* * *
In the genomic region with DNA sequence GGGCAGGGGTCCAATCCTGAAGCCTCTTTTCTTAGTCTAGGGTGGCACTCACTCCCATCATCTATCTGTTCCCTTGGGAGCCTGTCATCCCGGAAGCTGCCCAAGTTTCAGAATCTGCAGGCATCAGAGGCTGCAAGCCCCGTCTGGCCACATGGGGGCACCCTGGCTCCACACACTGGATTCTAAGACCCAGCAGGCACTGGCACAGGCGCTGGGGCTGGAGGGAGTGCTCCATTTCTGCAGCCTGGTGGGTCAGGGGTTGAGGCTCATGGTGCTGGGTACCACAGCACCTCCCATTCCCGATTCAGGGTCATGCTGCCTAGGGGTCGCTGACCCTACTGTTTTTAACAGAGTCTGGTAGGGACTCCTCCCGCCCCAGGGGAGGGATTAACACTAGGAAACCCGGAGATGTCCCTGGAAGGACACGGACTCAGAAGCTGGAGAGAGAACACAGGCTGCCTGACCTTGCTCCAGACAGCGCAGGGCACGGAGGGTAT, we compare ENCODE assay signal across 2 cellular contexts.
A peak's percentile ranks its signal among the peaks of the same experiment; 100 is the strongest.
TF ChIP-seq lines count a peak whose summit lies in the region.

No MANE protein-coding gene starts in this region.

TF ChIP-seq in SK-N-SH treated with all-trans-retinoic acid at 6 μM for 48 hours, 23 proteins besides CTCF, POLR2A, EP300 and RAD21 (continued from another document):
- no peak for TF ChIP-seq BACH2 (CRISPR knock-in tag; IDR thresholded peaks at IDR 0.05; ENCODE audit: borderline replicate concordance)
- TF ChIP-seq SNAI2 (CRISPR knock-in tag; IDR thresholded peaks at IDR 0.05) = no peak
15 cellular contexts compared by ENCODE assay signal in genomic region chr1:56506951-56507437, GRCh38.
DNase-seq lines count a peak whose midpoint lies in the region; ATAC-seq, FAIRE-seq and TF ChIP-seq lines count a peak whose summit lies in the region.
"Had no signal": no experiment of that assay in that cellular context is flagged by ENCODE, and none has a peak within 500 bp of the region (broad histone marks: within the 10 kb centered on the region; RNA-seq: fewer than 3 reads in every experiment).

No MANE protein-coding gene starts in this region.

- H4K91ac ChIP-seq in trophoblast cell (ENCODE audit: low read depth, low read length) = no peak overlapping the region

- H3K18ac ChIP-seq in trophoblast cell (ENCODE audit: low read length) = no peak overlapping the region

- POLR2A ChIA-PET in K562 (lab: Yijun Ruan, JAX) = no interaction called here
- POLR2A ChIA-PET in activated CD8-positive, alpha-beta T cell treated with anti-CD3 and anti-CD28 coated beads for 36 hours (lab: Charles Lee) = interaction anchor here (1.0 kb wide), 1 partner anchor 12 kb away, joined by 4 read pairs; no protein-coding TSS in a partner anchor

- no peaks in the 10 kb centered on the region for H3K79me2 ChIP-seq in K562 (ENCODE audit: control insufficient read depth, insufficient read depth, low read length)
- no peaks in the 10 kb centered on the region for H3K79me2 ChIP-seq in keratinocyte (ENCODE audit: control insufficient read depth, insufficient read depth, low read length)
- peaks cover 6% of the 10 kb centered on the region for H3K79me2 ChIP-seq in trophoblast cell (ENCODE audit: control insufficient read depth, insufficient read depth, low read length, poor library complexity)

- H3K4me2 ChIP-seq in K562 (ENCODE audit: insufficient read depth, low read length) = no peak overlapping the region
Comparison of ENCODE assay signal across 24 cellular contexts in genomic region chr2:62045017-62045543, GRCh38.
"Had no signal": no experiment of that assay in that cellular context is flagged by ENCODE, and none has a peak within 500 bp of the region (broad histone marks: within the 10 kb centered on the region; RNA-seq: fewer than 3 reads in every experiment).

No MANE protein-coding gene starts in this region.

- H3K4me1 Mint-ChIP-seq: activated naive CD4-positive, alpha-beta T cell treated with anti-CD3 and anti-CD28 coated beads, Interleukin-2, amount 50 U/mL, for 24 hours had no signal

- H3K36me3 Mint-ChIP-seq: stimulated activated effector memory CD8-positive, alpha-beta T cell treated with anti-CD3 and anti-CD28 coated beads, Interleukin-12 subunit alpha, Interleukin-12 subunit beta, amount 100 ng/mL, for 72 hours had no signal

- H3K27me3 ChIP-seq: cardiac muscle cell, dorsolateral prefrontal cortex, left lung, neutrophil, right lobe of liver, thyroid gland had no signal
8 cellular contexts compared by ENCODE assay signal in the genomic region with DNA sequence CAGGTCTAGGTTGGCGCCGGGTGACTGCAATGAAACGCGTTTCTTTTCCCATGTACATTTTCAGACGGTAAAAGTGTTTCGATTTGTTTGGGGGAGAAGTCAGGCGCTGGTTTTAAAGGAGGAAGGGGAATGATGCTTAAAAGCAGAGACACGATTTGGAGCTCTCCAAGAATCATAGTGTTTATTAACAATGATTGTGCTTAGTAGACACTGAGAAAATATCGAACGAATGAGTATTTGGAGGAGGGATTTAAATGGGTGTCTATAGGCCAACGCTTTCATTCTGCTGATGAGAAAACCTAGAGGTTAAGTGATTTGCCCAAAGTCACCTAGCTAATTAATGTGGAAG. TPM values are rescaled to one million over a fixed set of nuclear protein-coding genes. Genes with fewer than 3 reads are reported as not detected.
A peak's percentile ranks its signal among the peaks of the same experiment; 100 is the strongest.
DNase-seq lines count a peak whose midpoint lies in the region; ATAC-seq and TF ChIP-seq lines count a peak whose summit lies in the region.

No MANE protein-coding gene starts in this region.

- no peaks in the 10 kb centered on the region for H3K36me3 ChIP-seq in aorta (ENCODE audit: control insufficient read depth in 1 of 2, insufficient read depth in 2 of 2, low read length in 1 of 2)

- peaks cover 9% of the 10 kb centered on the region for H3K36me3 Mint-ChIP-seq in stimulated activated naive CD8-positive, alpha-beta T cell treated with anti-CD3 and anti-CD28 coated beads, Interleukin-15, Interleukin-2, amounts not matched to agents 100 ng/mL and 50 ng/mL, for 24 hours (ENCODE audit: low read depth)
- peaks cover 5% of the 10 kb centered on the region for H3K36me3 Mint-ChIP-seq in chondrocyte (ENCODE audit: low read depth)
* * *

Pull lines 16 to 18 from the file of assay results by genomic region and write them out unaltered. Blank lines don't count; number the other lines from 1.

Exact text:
- no peaks in the 10 kb centered on the region for H3K79me2 ChIP-seq in K562 (ENCODE audit: control insufficient read depth, insufficient read depth, low read length)
- no peaks in the 10 kb centered on the region for H3K79me2 ChIP-seq in keratinocyte (ENCODE audit: control insufficient read depth, insufficient read depth, low read length)
- peaks cover 6% of the 10 kb centered on the region for H3K79me2 ChIP-seq in trophoblast cell (ENCODE audit: control insufficient read depth, insufficient read depth, low read length, poor library complexity)